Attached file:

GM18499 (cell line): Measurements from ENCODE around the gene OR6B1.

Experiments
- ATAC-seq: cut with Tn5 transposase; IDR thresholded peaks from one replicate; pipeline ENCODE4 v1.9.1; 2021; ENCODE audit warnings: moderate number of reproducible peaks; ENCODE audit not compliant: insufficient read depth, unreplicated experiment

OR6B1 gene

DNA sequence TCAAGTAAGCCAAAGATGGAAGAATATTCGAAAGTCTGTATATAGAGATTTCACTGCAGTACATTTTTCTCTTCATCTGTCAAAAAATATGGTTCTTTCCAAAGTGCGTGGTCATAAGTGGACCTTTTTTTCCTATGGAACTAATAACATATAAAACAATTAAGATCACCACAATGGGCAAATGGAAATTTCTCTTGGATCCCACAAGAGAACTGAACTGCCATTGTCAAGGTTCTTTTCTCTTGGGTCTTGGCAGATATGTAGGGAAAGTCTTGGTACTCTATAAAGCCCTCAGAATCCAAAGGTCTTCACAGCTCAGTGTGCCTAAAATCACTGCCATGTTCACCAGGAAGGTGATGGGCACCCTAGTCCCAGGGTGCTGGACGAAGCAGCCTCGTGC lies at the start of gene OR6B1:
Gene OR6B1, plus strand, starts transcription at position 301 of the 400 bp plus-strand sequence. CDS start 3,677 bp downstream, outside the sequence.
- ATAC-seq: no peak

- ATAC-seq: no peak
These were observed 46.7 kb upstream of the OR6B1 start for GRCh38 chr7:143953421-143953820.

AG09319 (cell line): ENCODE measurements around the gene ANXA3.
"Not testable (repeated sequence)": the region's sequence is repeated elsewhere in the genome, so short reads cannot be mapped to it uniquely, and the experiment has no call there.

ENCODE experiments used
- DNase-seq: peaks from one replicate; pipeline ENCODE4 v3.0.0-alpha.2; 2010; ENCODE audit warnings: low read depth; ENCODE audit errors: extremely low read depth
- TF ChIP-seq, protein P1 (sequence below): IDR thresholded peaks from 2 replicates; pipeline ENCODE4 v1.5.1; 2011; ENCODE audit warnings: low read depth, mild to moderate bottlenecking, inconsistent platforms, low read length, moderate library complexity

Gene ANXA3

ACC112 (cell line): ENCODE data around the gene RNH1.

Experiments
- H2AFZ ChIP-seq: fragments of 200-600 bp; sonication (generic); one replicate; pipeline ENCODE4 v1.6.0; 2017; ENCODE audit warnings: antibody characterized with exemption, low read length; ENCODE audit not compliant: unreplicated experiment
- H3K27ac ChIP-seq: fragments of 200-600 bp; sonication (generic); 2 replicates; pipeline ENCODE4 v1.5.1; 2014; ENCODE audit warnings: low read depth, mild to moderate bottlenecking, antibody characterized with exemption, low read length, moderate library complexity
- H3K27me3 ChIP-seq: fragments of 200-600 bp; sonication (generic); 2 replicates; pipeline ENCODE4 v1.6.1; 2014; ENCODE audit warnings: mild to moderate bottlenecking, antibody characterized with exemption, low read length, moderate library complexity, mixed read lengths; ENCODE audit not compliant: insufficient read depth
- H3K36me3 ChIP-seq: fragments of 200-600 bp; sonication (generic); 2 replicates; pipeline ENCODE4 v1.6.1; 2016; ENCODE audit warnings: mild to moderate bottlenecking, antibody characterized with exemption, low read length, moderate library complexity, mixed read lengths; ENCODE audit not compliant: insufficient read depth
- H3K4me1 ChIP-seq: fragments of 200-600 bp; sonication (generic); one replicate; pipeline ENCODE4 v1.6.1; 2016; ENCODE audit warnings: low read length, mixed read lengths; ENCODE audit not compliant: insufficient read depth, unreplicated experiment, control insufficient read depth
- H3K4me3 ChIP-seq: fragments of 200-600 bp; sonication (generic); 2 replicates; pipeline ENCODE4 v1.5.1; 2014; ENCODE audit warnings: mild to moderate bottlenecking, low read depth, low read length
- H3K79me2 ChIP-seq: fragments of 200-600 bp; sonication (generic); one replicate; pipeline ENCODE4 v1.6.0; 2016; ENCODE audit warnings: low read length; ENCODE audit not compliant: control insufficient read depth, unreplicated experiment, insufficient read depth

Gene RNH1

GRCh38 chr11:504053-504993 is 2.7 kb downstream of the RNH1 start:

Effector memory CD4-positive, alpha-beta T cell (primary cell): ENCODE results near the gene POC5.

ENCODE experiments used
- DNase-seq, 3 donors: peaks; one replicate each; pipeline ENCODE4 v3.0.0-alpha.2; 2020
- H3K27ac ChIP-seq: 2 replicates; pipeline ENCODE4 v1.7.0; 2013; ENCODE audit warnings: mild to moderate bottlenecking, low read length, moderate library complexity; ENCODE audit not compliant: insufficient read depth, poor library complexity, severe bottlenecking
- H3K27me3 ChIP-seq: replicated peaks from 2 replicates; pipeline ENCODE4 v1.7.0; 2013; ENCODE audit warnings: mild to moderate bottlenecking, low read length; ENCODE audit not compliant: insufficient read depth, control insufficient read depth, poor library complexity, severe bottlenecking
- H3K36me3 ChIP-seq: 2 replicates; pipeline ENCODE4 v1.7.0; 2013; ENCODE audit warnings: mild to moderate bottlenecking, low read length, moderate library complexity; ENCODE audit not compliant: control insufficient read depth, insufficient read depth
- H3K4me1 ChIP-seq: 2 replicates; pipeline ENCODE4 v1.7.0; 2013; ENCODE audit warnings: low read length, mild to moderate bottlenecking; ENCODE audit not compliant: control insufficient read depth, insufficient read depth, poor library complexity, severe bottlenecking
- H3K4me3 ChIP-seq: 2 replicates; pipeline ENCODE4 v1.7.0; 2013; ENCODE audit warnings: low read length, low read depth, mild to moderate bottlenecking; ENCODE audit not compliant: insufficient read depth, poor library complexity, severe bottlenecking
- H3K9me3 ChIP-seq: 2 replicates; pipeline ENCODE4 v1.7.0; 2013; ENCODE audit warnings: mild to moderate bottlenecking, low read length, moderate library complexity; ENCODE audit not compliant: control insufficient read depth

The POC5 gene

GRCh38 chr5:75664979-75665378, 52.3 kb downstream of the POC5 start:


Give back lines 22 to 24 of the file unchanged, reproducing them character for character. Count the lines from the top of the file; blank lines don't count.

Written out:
- H3K4me1 ChIP-seq: fragments of 200-600 bp; sonication (generic); one replicate; pipeline ENCODE4 v1.6.1; 2016; ENCODE audit warnings: low read length, mixed read lengths; ENCODE audit not compliant: insufficient read depth, unreplicated experiment, control insufficient read depth
- H3K4me3 ChIP-seq: fragments of 200-600 bp; sonication (generic); 2 replicates; pipeline ENCODE4 v1.5.1; 2014; ENCODE audit warnings: mild to moderate bottlenecking, low read depth, low read length
- H3K79me2 ChIP-seq: fragments of 200-600 bp; sonication (generic); one replicate; pipeline ENCODE4 v1.6.0; 2016; ENCODE audit warnings: low read length; ENCODE audit not compliant: control insufficient read depth, unreplicated experiment, insufficient read depth